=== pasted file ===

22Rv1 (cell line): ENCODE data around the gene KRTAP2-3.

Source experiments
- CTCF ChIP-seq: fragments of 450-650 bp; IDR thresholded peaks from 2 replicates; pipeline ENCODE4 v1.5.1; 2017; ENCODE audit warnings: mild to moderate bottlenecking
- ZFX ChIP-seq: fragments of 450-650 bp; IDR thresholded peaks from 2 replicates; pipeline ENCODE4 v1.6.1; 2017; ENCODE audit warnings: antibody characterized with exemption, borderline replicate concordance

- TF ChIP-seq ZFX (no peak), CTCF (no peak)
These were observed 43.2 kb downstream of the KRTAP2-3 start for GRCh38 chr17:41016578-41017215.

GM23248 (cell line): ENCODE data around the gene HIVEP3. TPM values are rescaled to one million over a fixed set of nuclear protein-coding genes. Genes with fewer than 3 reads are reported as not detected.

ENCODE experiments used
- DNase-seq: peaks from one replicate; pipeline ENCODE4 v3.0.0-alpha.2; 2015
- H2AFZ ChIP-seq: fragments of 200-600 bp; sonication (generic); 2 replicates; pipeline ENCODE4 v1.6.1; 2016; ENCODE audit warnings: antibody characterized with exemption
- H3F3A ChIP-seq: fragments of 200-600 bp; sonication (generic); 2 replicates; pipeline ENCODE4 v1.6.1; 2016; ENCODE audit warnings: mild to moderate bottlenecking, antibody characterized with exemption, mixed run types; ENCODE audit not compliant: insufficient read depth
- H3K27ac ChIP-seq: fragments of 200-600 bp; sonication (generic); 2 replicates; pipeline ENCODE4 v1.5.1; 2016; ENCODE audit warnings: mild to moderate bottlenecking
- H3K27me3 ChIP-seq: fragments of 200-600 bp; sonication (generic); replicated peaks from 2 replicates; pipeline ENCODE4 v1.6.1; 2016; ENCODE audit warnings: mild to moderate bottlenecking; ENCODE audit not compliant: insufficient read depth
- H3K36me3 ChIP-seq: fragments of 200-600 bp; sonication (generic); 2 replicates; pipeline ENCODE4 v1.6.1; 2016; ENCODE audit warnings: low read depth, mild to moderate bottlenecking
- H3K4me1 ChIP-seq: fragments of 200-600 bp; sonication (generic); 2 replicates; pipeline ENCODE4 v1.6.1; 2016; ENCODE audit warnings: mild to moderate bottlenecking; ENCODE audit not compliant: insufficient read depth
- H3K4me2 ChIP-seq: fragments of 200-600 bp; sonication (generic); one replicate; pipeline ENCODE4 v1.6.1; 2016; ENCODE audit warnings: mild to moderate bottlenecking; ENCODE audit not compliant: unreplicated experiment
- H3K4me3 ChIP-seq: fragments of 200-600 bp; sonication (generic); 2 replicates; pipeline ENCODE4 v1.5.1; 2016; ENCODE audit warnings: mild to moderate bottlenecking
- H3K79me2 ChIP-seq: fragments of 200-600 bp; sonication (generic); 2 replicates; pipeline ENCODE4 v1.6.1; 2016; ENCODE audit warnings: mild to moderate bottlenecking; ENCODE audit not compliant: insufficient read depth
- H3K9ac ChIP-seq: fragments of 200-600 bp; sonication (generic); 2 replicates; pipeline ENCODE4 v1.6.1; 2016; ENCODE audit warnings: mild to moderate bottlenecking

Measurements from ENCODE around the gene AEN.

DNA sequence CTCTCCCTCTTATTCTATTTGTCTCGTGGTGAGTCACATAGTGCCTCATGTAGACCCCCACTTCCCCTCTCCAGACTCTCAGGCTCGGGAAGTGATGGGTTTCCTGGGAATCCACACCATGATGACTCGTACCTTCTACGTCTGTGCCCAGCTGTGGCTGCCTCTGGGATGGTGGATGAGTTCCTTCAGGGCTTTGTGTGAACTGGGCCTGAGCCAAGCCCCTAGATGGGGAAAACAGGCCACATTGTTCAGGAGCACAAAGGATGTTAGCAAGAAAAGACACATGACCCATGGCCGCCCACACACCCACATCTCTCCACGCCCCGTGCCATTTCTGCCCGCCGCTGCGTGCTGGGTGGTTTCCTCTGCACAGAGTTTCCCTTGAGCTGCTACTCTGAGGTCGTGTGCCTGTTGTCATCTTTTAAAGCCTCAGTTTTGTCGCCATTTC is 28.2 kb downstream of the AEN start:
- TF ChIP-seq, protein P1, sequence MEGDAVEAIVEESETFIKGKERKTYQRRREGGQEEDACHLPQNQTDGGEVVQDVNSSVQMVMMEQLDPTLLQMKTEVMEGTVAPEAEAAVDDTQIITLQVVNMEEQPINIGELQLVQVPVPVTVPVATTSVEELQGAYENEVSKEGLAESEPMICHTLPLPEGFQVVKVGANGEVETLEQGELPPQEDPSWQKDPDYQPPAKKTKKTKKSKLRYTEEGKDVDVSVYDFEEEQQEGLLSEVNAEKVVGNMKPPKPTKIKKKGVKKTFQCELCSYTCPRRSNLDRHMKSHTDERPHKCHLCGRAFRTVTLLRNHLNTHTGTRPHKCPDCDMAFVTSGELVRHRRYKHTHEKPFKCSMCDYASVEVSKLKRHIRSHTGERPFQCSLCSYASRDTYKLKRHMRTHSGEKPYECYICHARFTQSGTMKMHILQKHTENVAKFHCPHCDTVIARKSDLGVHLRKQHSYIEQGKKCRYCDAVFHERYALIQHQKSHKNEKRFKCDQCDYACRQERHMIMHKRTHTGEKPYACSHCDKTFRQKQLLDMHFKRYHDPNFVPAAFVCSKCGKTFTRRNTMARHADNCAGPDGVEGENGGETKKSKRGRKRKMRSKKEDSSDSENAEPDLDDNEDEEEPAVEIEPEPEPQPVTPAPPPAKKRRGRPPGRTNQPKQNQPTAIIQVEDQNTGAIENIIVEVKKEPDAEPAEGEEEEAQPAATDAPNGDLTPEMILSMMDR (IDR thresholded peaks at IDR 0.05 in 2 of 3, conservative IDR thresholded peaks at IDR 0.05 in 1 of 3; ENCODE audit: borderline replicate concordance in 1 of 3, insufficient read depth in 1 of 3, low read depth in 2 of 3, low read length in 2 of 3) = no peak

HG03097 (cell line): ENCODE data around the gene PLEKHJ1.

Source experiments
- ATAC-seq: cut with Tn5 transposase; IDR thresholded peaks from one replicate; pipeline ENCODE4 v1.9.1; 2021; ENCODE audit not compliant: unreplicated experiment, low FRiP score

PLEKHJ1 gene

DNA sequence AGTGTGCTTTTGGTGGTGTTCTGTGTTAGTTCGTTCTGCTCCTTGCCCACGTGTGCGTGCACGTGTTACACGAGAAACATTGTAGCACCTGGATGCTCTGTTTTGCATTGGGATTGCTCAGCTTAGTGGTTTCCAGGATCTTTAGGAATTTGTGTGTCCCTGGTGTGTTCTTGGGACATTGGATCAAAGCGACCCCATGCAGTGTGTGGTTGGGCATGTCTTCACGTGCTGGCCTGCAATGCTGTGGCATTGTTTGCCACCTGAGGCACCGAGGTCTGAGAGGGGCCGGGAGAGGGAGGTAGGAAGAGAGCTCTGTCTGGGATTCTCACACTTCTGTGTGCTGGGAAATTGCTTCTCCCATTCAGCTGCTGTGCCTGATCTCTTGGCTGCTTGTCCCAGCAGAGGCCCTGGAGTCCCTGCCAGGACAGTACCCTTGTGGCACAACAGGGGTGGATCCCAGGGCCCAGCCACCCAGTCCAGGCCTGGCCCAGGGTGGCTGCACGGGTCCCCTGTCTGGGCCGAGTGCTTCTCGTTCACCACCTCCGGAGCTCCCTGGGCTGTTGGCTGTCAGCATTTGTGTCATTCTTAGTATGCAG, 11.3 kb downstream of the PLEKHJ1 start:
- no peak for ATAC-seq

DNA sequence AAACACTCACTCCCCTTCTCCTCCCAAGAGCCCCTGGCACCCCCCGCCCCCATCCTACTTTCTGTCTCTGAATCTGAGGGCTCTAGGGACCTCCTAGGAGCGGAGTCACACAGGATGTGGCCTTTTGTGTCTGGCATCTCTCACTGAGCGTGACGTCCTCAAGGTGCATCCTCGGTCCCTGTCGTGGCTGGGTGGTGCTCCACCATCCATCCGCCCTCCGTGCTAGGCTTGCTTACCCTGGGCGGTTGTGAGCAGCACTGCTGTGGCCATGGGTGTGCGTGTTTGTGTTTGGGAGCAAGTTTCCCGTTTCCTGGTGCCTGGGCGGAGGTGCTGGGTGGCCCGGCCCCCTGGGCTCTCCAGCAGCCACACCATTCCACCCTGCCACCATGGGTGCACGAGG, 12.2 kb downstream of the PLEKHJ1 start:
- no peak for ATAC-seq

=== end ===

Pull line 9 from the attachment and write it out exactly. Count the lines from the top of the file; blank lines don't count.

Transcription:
- DNase-seq: peaks from one replicate; pipeline ENCODE4 v3.0.0-alpha.2; 2015